You’ve been going to the same gym for awhile and have made friends with some of the regulars.

One dude in particular seems like a natural fit to transition from the category of friendly acquaintance to that of friend status.

Same interests and hobbies. Similar attitudes and philosophy around life. Easy rapport.

So you decide to go on an overnight camping trip together.


The gear is all packed. Kayaks on the rack. Routes planned.

After an hour drive and some awkward conversation, you arrive at the boat launch. Something is wrong. You have a sinking feeling that you’ve made a big mistake.

Although you can’t really put your finger on it, you’re just not having a good time. There’s some kind of fundamental incompatibility in the DNA of your personalities. A subtle friction.

And there is something inexplicably exhausting about all of it.

It’s going to be a long 24 hours!

Okay, so there’s about a thousand other places you’d rather be right now, with just about anyone else.

At this point, of course, you could just bail. But that’s not always an option, and I would encourage you to stick it out.

Wait, what?!

Buckle up little buddy, because this is a rare and valuable opportunity! You’ve just entered a pressure cooker for personal growth. A character building exercise on steroids.

I speak from experience.

The scenario I’ve outlined above is taken from a recent experience. The struggle was real. The lessons were invaluable.

Right here in front of me was someone who I would later realize had many of my rough edges, only amplified. Like some kind of awful funhouse mirror, reflecting my flaws back to me with grotesque exaggeration.

I don’t mean to make this guy sound like the antichrist. He was actually a decent dude. Just not the direction I want to go with my personality.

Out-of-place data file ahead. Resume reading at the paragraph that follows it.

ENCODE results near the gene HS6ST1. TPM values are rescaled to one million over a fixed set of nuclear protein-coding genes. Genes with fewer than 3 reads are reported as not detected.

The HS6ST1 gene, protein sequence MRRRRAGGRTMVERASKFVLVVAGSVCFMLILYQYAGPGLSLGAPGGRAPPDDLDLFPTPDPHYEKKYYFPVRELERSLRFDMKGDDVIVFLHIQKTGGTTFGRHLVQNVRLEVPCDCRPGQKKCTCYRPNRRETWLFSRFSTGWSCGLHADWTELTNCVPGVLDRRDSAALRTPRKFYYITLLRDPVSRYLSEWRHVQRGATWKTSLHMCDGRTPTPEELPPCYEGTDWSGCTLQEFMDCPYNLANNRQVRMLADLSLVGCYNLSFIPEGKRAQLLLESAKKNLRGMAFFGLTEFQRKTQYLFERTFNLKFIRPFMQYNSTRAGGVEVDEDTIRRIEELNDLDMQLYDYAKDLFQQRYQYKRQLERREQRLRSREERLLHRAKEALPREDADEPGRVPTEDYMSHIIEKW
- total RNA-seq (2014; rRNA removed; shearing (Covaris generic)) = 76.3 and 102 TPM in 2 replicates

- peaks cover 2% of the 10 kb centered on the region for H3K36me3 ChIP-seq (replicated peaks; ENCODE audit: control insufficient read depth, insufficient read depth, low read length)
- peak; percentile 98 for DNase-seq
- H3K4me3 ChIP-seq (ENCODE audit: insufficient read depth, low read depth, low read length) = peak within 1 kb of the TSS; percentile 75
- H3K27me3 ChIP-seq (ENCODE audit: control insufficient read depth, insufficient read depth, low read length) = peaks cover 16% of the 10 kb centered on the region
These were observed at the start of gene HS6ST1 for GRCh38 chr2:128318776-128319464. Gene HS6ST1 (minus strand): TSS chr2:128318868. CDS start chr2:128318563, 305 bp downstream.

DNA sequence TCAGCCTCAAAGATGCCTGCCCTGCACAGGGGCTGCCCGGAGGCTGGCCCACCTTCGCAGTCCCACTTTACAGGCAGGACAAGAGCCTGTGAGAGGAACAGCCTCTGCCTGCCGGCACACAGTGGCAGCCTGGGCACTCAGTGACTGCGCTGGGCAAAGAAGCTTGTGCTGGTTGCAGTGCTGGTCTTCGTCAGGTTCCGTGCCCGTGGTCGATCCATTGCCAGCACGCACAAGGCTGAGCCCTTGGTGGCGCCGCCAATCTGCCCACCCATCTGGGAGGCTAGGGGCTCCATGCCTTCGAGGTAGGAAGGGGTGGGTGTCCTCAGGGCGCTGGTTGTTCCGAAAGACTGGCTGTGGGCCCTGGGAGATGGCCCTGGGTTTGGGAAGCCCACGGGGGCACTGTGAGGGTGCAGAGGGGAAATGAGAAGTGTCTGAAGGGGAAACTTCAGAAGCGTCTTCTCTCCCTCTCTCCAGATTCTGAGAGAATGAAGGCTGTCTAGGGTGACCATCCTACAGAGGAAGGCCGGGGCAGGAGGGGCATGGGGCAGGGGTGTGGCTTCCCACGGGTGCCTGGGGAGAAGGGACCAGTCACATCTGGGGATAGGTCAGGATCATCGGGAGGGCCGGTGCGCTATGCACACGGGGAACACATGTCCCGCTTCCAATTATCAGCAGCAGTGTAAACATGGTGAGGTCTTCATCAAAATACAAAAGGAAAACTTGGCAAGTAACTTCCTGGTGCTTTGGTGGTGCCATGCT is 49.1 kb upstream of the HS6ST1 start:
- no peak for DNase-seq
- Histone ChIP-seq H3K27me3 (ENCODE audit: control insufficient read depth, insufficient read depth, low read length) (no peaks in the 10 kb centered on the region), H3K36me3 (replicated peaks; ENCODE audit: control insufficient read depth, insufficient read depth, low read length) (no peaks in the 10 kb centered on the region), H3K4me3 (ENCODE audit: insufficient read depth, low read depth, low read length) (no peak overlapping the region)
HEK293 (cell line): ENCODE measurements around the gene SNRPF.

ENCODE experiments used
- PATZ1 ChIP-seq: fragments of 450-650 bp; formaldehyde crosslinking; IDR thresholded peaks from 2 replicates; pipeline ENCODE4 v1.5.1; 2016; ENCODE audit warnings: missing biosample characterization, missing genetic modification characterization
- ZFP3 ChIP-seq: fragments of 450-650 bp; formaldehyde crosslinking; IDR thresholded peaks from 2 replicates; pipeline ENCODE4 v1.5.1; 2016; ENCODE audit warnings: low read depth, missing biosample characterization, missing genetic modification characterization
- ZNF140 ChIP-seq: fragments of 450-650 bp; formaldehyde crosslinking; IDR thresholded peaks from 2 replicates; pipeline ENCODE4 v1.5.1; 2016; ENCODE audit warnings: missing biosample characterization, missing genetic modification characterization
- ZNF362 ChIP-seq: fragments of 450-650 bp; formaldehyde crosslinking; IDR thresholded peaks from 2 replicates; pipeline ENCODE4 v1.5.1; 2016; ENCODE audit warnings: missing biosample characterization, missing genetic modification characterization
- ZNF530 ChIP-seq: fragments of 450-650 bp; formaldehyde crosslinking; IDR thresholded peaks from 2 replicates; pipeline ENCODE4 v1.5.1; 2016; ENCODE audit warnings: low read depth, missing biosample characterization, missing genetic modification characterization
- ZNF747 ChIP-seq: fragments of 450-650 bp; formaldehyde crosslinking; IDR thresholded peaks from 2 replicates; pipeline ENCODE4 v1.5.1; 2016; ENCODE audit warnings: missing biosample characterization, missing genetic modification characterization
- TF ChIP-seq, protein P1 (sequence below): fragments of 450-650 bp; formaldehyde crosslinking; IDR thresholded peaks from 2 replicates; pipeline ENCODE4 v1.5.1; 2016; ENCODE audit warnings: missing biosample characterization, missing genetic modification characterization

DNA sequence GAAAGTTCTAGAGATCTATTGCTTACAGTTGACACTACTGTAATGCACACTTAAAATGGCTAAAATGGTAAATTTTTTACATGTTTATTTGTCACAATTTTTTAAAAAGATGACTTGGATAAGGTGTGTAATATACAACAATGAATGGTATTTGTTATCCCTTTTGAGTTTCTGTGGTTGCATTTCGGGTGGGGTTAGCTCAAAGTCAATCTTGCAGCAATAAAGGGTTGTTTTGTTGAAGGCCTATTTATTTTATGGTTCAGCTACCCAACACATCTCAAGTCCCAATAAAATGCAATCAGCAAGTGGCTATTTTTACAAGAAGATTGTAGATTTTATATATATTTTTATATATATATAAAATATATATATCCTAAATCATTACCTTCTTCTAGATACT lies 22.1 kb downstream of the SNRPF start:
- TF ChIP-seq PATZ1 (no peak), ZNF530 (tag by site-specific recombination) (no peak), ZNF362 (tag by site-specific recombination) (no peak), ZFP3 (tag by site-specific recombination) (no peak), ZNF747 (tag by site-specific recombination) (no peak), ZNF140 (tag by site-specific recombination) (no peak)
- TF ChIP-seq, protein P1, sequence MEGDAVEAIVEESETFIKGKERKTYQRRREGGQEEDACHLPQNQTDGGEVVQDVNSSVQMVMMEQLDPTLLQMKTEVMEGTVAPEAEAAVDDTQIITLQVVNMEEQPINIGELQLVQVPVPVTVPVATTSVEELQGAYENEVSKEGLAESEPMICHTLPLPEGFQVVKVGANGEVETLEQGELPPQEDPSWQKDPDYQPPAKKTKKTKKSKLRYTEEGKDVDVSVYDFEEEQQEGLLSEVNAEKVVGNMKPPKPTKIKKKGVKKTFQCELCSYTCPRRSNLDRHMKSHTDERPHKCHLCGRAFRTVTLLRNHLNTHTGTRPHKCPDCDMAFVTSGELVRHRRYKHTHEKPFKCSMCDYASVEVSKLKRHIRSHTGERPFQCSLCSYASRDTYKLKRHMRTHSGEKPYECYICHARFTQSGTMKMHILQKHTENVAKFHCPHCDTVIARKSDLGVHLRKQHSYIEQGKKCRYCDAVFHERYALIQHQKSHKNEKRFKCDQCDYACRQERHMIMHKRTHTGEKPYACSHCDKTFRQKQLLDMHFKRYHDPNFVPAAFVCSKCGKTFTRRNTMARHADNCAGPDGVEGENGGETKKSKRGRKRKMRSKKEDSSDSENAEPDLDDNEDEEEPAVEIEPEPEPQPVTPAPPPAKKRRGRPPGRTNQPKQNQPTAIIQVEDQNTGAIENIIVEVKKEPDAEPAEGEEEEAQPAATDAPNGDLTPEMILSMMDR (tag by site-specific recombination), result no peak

I’m always working on becoming a better man. That often involves getting feedback from the people in my life.

Although it’s not fun to hear about all of the ways you annoy others and act like a dick, I believe it’s truly necessary to graciously receive this input if you want to improve.

Having said all that, it’s still sometimes hard to see what the big fuss is all about. You might find yourself thinking (or protesting out loud), “So what if I curse too much, or say inappropriate things at times? Why do you care if I’m a little sarcastic? What is the big deal if I don’t always acknowledge every single thing you say?”

This is your identity trying to preserve itself. Your sense of self.

Trust me when I tell you that you are not your rough edges. There are other ways to be interesting, funny, quirky, and maintain your individuality.

Ya just gotta learn some new tricks, you old dog.

So there I was, with this guy who was so hard to be with. My mind raced. My heart pounded.

We kept it civil. A bit strained, but civil.

It was confusing and disorienting. I was having a hell of a time figuring out what was even going on. Little by little, over the course of that camping trip, I started seeing it.

I thought, “Holy shit, this is me! This is what they’ve been trying to tell me. Now I get it.”

It was like being shown my personality by the ghosts of Christmas Past, Present, and Future.

I changed.

Although hard to quantify, I honestly feel like I gained 5 years of clarity and wisdom in one weekend.

Maybe I was just ready for it.

As beneficial as this experience was, I would like to handle future situations better.

In part 2 of this post, we’ll explore some techniques for navigating a situation like this for maximum benefit.